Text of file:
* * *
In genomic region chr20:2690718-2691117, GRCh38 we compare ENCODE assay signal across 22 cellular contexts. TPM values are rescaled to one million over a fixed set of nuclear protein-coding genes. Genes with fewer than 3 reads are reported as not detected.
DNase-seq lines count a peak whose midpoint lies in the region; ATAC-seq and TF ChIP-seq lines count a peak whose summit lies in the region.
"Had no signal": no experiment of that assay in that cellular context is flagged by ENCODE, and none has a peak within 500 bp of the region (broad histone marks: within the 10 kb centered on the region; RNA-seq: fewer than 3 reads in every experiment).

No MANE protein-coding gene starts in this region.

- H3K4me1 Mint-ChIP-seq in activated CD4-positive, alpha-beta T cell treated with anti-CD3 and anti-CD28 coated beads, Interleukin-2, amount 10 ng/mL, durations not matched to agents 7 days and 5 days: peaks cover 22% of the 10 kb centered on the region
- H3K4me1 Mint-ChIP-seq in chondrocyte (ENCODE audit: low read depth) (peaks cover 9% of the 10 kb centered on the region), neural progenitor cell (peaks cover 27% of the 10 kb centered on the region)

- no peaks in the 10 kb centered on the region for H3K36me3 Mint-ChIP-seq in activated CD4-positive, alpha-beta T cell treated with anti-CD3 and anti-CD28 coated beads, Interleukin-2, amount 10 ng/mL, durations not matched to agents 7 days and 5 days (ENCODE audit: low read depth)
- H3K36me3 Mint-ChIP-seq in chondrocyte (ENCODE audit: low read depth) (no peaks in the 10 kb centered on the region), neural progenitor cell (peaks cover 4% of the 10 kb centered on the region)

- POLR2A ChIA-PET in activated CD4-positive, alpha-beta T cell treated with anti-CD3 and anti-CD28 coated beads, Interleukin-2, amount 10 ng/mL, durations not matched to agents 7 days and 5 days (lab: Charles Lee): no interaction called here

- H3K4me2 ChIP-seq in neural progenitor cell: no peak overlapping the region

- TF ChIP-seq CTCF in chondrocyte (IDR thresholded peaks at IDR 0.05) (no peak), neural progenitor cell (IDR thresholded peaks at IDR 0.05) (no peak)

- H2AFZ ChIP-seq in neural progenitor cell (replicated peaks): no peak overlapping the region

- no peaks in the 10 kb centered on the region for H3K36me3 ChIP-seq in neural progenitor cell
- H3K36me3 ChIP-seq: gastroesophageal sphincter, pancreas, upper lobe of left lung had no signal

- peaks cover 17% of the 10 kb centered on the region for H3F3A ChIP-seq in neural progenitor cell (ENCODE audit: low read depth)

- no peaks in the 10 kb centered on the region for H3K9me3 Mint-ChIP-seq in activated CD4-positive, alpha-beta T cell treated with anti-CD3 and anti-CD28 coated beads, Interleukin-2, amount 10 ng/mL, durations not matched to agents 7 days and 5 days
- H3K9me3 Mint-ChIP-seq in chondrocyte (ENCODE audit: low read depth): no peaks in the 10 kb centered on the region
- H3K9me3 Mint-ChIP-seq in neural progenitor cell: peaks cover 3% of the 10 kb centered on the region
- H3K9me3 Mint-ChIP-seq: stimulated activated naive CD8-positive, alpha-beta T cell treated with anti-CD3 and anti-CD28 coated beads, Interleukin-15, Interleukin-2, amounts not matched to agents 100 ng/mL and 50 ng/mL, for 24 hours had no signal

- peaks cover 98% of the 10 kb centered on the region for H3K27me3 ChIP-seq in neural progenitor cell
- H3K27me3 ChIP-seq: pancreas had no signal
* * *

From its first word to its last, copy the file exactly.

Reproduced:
In genomic region chr20:2690718-2691117, GRCh38 we compare ENCODE assay signal across 22 cellular contexts. TPM values are rescaled to one million over a fixed set of nuclear protein-coding genes. Genes with fewer than 3 reads are reported as not detected.
DNase-seq lines count a peak whose midpoint lies in the region; ATAC-seq and TF ChIP-seq lines count a peak whose summit lies in the region.
"Had no signal": no experiment of that assay in that cellular context is flagged by ENCODE, and none has a peak within 500 bp of the region (broad histone marks: within the 10 kb centered on the region; RNA-seq: fewer than 3 reads in every experiment).

No MANE protein-coding gene starts in this region.

- H3K4me1 Mint-ChIP-seq in activated CD4-positive, alpha-beta T cell treated with anti-CD3 and anti-CD28 coated beads, Interleukin-2, amount 10 ng/mL, durations not matched to agents 7 days and 5 days: peaks cover 22% of the 10 kb centered on the region
- H3K4me1 Mint-ChIP-seq in chondrocyte (ENCODE audit: low read depth) (peaks cover 9% of the 10 kb centered on the region), neural progenitor cell (peaks cover 27% of the 10 kb centered on the region)

- no peaks in the 10 kb centered on the region for H3K36me3 Mint-ChIP-seq in activated CD4-positive, alpha-beta T cell treated with anti-CD3 and anti-CD28 coated beads, Interleukin-2, amount 10 ng/mL, durations not matched to agents 7 days and 5 days (ENCODE audit: low read depth)
- H3K36me3 Mint-ChIP-seq in chondrocyte (ENCODE audit: low read depth) (no peaks in the 10 kb centered on the region), neural progenitor cell (peaks cover 4% of the 10 kb centered on the region)

- POLR2A ChIA-PET in activated CD4-positive, alpha-beta T cell treated with anti-CD3 and anti-CD28 coated beads, Interleukin-2, amount 10 ng/mL, durations not matched to agents 7 days and 5 days (lab: Charles Lee): no interaction called here

- H3K4me2 ChIP-seq in neural progenitor cell: no peak overlapping the region

- TF ChIP-seq CTCF in chondrocyte (IDR thresholded peaks at IDR 0.05) (no peak), neural progenitor cell (IDR thresholded peaks at IDR 0.05) (no peak)

- H2AFZ ChIP-seq in neural progenitor cell (replicated peaks): no peak overlapping the region

- no peaks in the 10 kb centered on the region for H3K36me3 ChIP-seq in neural progenitor cell
- H3K36me3 ChIP-seq: gastroesophageal sphincter, pancreas, upper lobe of left lung had no signal

- peaks cover 17% of the 10 kb centered on the region for H3F3A ChIP-seq in neural progenitor cell (ENCODE audit: low read depth)

- no peaks in the 10 kb centered on the region for H3K9me3 Mint-ChIP-seq in activated CD4-positive, alpha-beta T cell treated with anti-CD3 and anti-CD28 coated beads, Interleukin-2, amount 10 ng/mL, durations not matched to agents 7 days and 5 days
- H3K9me3 Mint-ChIP-seq in chondrocyte (ENCODE audit: low read depth): no peaks in the 10 kb centered on the region
- H3K9me3 Mint-ChIP-seq in neural progenitor cell: peaks cover 3% of the 10 kb centered on the region
- H3K9me3 Mint-ChIP-seq: stimulated activated naive CD8-positive, alpha-beta T cell treated with anti-CD3 and anti-CD28 coated beads, Interleukin-15, Interleukin-2, amounts not matched to agents 100 ng/mL and 50 ng/mL, for 24 hours had no signal

- peaks cover 98% of the 10 kb centered on the region for H3K27me3 ChIP-seq in neural progenitor cell
- H3K27me3 ChIP-seq: pancreas had no signal